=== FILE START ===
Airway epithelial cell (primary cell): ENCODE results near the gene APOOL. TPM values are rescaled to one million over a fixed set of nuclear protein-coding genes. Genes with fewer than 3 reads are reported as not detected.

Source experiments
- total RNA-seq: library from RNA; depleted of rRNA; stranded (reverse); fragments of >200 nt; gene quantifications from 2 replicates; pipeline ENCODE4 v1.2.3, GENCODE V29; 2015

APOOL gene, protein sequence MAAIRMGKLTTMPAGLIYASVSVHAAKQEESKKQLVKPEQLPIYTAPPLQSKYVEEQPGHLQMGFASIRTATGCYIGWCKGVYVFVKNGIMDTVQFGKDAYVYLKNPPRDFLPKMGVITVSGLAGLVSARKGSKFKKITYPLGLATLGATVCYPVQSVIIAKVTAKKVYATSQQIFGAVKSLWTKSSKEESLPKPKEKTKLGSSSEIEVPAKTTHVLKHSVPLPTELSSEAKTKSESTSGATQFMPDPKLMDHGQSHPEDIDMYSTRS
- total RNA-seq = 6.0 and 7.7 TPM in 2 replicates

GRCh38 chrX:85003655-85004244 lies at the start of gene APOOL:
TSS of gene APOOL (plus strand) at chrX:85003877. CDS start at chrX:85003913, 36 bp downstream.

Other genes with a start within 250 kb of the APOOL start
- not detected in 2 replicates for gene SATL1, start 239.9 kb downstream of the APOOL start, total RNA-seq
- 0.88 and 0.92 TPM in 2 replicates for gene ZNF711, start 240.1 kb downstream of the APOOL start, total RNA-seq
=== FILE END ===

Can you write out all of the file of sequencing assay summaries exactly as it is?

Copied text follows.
Airway epithelial cell (primary cell): ENCODE results near the gene APOOL. TPM values are rescaled to one million over a fixed set of nuclear protein-coding genes. Genes with fewer than 3 reads are reported as not detected.

Source experiments
- total RNA-seq: library from RNA; depleted of rRNA; stranded (reverse); fragments of >200 nt; gene quantifications from 2 replicates; pipeline ENCODE4 v1.2.3, GENCODE V29; 2015

APOOL gene, protein sequence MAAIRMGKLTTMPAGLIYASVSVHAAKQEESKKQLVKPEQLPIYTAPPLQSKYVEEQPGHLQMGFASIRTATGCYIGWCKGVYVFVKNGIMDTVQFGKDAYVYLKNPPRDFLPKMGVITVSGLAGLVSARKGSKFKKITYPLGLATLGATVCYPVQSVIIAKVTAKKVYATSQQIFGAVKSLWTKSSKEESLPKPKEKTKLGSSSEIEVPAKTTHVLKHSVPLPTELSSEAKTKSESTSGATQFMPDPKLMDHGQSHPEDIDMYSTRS
- total RNA-seq = 6.0 and 7.7 TPM in 2 replicates

GRCh38 chrX:85003655-85004244 lies at the start of gene APOOL:
TSS of gene APOOL (plus strand) at chrX:85003877. CDS start at chrX:85003913, 36 bp downstream.

Other genes with a start within 250 kb of the APOOL start
- not detected in 2 replicates for gene SATL1, start 239.9 kb downstream of the APOOL start, total RNA-seq
- 0.88 and 0.92 TPM in 2 replicates for gene ZNF711, start 240.1 kb downstream of the APOOL start, total RNA-seq